|Hammering in the pitons
||[Jan. 30th, 2012|08:15 pm]
I walk around with a carabiner in my pocket, you know; it's not that I'm happy to see you, just that there's an increasing mass of metal in my pants. It's attached to the multitool I got as an incentive from the former Nielsen consumer research arm, and my battered little keyring, with its two-key complement, is hooked onto the other end of it. Alas, it's a small carabiner, and absolutely no use for climbing purposes. Not that I can climb anything beyond a moderate slope or a small set of stairs at the moment.|
There's been a smattering of good news. The chronic MRSA I've been enduring for years, in outbreaks large and small, appears to have been beaten not only into remission, but eliminated entirely from my system, which, if true, is very nice, though it didn't depart before doing considerable damage, given opportunity by that other chronic issue, the dermatitis. My Doctor suspects that the elimination of the bacteria could be due to my essentially having replaced my entire bloodstream with nuclear-level antibiotics, although it's possible that the honey applications of the past few months may have helped (this was started based on peer-reviewed research, rather than some sort of new age-y idea, and the antibiotic qualities of honey are well known and documented. Apparently honey screws up certain antibiotic-resistant bugs' mechanism for resisting antibiotics.) Unfortunately, there are a couple of other bugs, and the pseudomonas is still in play, so I'm getting a new nuclear device cocktail of antibiotics for a while.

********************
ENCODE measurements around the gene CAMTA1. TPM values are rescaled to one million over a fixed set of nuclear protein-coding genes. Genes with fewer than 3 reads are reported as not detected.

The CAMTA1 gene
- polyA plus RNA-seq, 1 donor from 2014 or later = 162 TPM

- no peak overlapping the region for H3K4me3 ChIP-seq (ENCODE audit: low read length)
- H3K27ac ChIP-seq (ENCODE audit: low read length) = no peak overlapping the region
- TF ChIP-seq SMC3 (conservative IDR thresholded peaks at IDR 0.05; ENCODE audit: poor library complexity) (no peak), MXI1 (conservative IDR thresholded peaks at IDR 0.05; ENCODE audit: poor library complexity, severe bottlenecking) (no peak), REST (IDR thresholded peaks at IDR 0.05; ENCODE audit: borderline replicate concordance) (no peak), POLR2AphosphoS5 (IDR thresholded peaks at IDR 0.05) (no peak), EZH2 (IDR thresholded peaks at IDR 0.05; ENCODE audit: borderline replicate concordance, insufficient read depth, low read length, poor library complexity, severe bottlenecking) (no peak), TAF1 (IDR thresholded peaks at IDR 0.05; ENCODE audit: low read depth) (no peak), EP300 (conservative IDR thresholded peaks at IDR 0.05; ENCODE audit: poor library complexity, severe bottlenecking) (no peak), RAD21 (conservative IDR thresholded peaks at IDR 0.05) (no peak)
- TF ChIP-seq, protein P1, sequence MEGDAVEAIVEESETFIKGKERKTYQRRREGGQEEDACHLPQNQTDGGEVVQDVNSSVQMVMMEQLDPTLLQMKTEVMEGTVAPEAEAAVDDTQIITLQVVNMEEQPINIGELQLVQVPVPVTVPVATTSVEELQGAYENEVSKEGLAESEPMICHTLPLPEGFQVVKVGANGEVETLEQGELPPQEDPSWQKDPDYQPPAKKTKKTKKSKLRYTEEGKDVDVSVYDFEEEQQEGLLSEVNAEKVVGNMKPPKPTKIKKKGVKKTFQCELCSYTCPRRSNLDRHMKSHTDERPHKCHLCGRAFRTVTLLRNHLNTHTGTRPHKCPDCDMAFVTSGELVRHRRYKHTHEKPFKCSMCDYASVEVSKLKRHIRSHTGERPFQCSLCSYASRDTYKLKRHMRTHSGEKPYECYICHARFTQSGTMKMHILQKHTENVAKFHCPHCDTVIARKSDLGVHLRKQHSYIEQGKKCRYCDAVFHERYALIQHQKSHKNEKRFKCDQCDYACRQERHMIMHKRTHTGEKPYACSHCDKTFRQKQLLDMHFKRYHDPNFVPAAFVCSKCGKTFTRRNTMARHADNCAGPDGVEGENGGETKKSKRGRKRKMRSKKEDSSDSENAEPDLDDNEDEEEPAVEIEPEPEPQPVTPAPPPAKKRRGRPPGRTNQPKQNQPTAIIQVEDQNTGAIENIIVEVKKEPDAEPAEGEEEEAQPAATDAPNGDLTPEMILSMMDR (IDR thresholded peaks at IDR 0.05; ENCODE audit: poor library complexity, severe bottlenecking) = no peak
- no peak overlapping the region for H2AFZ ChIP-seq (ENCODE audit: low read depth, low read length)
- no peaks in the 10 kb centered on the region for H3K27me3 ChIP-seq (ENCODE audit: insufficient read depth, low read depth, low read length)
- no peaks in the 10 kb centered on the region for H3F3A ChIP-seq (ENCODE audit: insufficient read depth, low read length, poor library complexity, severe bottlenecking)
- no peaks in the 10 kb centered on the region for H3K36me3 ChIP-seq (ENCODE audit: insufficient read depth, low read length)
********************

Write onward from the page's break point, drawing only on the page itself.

I'm also highly anemic, and have that more-and-more common issue of a vitamin D deficiency. Sunlight might help with the latter, but remember...I live in Arizona. Six months of the year, sunbathing leaves me, pasty white bloke, crispy-fried after fifteen minutes. I'm now in line for cancer screenings and a heart ultrasound as well, and possibly vascular surgery at some point.
So...that's part of my life at the present time. Amidst everything going on, I continue to climb Mount TBR. I'm presently working on Stephen King's Hearts In Atlantis (read impasively by William Hurt) and Frederick Pohl's The Best Of Frederik Pohl (I've also been dipping into Platinum Pohl, so I should stick that on the hind end of the lsit at some point.) Not on the list, as it's a library book, is The Astounding, The Amazing, And The Unknown by Paul Malmont, which I just finished -- I'd gotten halfway, and stopped, distracted. It's a great big shaggy dog story, a retro science fiction novel that brings together Robert Heinlein, Isaac Asimov, L. Sprague de Camp, Lester Dent, Norville Page, Nikola Tesla, Albert Einstein, L. Ron Hubbard, and many others to tell a story involving the mystery of Tesla Wardenclyffe Tower, the Tunguska Incident, and the Philadelphia Experiment, amongst others. It's a breezy read, with some lovely references thrown in for those with a knowledge of the history of science fiction and science fiction fandom.
Watching my way through video material as well, bit by bit. I've got The Life And Legend Of Wyatt Earp: Season One and Cheyenne: Season One out from the library. The Wyatt Earp series is amusing, in that it's almost entirely fiction, with its starting point being Stuart N. Lake's heavily fictionalized biography of Earp. Particularly amusing is the depiction of Earp as a thoroughly morally upstanding man -- no drinking, no smoking, no foolin' around with women, no gambling, and he doesn't shoot to kill even when everybody else does. The real Earp, meanwhile, had no compunction about killing, was a professional Faro dealer in a number of places, drank, smoked, and was known to whore around from time to time. There were times in his career as a lawman, mind, that he tried to avoid killing people -- he much preferred to buffalo 'em...that is, brain the miscreant using the weight of his gun. Still, the series is moderately well done.